Bumper to Bumper: How I failed to drive -- Gazette.Net


ADVERTISEMENT


ADVERTISEMENT


ADVERTISEMENT


RECENTLY POSTED JOBS



FEATURED JOBS


Loading...


Share on Facebook
Share on Twitter
Delicious
E-mail this article
Leave a Comment
Print this Article
advertisement

Multimedia:

Click here to see the video

I always have thought I was a good driver.

In my seven years behind the wheel, not once have I been pulled over by a police officer. I have received two tickets — one for parking and another for passing a red light. On top of that, I’ve never been in any sort of accident, except for that fender bender last spring which was entirely her fault, but you get the drill.

Needless to say, when the state Motor Vehicle Administration extended to members of the media an invitation to take its new and improved driving skills test, as part of its 2011 Maryland Driver’s Challenge, who was I to say no?

I met MVA spokesman Buel Young on Thursday at the Gaithersburg branch office, and he was kind enough to remind me of the biggest mistakes drivers make, such as failing to stop behind the white line at an intersection and forgetting to treat the course as if it were the open road.

Blah blah, no worries. I have this. I had brushed up on my parallel parking, practiced making 2-point turns, and even took the online tutorial test on the MVA website, timed and all; 50 percent pass/fail rate be damned.

The basics have not changed much. On a closed course, you still have to demonstrate your ability to parallel park and all that fun stuff.

But the test doesn’t end there anymore. If you pass the closed course portion, the examiner will take you out onto the open road, where you earn the opportunity to apply your skills to a real world setting. “It better assesses a driver’s true ability,” Young said.

As eight state laws affecting drivers became official Oct. 1 — including a prohibition of text messaging while operating a car, and the Drunk Driving Reduction Act, requiring the use of ignition locks in certain cases — testing must be revamped to incorporate the changes, Young said.

So with my MVA examiner Dennis Waldron in the passenger seat, we took off for what ended with my humiliation, all captured on camera.

Parallel parking is one of the first skills tested. I didn’t get into the spot the first time. Or second. But I did the third, and within the 3 minute time limit. Next, came the reverse 2-point turn, where you back into a small space. Perhaps because my Toyota Camry is built like a Sherman tank, I didn’t feel it when my back left bumper hit the cone, resulting in an automatic failure.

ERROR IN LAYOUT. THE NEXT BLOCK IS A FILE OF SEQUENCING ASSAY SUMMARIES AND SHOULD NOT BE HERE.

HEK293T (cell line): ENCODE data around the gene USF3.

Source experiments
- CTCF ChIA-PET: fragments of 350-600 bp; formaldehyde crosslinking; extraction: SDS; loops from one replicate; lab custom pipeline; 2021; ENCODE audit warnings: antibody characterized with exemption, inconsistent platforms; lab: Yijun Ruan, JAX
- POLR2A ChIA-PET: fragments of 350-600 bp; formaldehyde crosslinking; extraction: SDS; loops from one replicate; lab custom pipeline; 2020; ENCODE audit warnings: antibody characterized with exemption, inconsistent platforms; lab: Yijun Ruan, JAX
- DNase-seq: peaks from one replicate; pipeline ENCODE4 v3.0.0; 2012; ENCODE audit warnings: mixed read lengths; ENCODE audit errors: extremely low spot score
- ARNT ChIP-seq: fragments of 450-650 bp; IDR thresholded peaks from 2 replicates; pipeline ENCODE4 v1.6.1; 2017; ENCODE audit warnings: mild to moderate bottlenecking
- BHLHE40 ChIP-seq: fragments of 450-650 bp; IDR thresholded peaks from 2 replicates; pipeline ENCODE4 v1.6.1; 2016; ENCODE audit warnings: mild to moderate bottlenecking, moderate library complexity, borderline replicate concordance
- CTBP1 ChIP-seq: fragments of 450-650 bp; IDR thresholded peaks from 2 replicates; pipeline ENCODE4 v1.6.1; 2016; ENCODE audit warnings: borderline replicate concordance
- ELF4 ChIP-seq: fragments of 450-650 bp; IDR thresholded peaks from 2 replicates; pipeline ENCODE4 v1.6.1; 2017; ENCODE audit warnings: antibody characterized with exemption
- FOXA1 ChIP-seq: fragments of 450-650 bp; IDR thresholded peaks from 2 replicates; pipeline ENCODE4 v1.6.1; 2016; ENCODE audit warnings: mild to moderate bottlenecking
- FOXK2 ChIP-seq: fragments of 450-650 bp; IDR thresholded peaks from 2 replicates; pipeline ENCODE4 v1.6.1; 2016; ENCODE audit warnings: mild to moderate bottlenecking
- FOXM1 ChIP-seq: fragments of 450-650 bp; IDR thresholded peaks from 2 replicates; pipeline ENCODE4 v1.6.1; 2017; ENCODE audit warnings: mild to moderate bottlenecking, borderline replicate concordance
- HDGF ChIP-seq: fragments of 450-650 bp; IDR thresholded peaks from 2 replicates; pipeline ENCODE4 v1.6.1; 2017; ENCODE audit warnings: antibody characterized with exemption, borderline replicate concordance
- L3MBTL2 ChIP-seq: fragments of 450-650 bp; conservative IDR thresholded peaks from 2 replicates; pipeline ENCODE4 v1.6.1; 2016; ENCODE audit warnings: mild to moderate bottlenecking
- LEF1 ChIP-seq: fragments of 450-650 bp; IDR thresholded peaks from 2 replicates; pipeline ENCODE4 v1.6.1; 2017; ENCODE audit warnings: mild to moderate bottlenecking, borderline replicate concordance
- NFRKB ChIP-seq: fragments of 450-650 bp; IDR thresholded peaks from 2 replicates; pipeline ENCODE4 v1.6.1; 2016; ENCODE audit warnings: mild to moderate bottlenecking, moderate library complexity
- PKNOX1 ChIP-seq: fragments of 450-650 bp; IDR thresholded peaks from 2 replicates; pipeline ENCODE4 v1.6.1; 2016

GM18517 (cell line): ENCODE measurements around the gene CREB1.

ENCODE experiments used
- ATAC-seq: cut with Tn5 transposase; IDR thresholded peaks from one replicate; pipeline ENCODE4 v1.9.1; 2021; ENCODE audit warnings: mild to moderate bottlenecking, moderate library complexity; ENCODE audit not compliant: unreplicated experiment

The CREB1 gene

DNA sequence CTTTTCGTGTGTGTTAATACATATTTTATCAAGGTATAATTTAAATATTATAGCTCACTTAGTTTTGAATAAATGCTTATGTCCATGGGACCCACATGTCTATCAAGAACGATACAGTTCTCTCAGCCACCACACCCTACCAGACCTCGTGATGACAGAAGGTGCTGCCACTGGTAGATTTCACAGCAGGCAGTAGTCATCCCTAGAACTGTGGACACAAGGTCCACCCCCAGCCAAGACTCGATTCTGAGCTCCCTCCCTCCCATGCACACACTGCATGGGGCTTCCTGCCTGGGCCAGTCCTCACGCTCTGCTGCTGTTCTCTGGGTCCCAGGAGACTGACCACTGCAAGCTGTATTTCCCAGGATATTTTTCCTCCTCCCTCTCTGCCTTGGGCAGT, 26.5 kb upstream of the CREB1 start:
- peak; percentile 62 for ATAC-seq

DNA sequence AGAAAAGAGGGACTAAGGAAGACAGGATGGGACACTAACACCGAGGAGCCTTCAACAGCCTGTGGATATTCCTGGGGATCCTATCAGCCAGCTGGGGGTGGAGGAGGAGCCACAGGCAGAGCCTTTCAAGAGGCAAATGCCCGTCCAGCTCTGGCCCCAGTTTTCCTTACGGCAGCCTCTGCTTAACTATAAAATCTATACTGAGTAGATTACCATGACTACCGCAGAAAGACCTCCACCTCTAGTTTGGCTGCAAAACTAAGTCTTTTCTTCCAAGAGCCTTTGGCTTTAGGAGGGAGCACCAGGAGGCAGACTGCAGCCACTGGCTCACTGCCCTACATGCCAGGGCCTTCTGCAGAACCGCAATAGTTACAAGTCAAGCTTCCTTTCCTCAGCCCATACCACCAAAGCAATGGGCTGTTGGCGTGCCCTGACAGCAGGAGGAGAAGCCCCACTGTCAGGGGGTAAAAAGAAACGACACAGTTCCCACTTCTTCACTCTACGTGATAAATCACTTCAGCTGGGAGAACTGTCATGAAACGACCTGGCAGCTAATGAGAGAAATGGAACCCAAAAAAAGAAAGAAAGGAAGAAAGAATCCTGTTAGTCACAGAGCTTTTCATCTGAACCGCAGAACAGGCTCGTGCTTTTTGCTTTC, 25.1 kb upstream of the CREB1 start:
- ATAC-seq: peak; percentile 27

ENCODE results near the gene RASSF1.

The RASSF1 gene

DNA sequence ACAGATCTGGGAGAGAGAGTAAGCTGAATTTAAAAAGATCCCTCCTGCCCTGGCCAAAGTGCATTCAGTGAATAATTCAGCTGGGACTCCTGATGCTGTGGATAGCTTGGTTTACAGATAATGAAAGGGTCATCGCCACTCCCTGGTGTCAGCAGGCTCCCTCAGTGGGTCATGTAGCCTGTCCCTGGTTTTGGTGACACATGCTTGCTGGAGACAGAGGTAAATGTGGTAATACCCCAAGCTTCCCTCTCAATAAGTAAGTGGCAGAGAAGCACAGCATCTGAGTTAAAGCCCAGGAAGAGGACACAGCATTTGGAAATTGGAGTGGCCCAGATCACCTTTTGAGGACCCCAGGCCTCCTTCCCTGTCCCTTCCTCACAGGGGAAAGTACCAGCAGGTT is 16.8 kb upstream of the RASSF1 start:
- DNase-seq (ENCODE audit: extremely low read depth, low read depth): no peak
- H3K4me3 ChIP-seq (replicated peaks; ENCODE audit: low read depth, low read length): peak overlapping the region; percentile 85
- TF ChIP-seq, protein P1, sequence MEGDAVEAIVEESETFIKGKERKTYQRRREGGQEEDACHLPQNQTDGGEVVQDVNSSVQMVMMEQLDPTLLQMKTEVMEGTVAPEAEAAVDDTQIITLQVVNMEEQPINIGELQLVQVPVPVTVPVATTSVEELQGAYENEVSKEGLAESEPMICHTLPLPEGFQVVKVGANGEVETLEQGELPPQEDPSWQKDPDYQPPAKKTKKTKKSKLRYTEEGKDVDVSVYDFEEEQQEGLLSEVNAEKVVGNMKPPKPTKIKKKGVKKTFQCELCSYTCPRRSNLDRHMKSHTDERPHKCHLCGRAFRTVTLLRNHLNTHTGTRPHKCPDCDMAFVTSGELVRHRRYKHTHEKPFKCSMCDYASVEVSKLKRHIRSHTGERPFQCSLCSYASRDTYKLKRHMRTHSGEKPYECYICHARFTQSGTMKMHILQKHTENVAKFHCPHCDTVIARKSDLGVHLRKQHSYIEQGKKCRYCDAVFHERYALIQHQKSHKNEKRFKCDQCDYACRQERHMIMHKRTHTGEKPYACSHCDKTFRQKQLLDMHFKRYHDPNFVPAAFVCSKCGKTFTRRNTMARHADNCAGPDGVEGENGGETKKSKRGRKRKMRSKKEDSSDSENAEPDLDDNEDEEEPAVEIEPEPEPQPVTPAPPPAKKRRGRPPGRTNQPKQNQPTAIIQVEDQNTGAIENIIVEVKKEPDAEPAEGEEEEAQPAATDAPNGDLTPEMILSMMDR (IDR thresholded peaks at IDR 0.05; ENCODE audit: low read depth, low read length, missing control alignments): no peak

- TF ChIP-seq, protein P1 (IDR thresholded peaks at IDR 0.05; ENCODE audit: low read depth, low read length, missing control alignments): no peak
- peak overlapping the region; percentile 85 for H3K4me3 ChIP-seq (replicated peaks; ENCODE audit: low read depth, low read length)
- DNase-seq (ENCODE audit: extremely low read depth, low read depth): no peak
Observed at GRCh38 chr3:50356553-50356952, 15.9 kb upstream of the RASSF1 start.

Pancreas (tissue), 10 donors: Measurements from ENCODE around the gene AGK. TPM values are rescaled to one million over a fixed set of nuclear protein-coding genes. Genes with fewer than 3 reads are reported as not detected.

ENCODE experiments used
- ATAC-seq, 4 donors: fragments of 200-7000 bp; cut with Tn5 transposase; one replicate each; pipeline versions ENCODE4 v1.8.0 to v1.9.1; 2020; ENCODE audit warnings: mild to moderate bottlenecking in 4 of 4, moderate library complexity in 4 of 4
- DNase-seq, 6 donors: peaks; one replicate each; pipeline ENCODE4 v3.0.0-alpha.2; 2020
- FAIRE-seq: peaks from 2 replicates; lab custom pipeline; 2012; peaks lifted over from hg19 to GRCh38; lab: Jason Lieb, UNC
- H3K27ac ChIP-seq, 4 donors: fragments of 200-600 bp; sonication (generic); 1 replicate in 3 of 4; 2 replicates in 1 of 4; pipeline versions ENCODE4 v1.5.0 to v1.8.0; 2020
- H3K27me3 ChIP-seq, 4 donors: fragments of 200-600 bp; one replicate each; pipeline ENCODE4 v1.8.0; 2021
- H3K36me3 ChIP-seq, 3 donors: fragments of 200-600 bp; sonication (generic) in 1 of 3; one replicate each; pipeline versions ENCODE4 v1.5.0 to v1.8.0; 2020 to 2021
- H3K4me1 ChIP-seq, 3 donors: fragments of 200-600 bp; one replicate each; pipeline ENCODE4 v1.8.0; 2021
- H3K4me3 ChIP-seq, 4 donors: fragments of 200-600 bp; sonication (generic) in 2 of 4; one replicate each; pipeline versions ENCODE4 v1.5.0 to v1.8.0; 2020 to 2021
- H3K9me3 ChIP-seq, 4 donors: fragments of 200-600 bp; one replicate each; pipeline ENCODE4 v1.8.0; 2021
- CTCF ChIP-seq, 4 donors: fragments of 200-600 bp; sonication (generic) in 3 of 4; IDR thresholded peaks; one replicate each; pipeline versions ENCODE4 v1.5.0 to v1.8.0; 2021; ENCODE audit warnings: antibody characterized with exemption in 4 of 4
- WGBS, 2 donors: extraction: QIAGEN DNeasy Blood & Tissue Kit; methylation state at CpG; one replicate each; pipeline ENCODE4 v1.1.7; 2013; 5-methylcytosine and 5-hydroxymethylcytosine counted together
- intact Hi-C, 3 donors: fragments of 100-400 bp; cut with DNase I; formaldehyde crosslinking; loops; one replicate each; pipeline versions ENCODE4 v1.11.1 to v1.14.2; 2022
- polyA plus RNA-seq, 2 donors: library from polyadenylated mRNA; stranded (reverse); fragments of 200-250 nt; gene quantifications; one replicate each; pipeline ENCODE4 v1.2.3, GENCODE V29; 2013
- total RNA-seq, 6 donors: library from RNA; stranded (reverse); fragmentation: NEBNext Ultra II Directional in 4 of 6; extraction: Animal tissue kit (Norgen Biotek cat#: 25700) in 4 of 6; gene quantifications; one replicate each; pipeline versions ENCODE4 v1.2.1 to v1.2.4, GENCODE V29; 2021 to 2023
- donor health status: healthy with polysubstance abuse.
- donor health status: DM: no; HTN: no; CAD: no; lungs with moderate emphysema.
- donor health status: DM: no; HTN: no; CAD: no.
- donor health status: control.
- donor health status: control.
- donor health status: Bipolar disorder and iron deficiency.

Oh, well. But then Waldron told me I already had failed the test during the parallel parking portion.

Say what? It turns out that while I was readjusting the car to reattempt to parallel park, I failed to look for oncoming traffic. And once I forgot to turn on my signal. Young had warned me about these mistakes only moments before.

I fared far better on the open road portion, which I passed, not that it mattered. I’ll spare you the boring details in print and let you revel in the video, which can be found on gazette.net/video.

Changes at the MVA do not end with the new driving skills test. As of Oct. 1, anyone seeking a learners permit must take a revamped knowledge test, with 25 questions, up from the previous 20, again to reflect new driving laws.

Would-be drivers can get a jump on the process by taking a practice test online at www.mva.maryland.gov or by downloading the free MD Practice Driving Test application on the iTunes store.

With the new app and online test, officials hope driving skills passing rates will increase, Young said.

Thankfully, no one took my license and shredded it. But it makes you wonder.

Did you or someone you know take the new driving skills test in the past year? What do you think of it? Email me at nnourmohammadi@gazette.net or bumper@gazette.net.